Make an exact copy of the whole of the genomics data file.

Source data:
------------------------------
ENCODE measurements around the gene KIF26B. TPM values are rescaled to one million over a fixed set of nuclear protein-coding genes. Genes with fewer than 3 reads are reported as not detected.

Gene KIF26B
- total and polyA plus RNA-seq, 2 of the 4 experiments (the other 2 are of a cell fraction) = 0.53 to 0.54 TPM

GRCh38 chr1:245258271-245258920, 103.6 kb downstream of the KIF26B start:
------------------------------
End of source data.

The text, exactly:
ENCODE measurements around the gene KIF26B. TPM values are rescaled to one million over a fixed set of nuclear protein-coding genes. Genes with fewer than 3 reads are reported as not detected.

Gene KIF26B
- total and polyA plus RNA-seq, 2 of the 4 experiments (the other 2 are of a cell fraction) = 0.53 to 0.54 TPM

GRCh38 chr1:245258271-245258920, 103.6 kb downstream of the KIF26B start: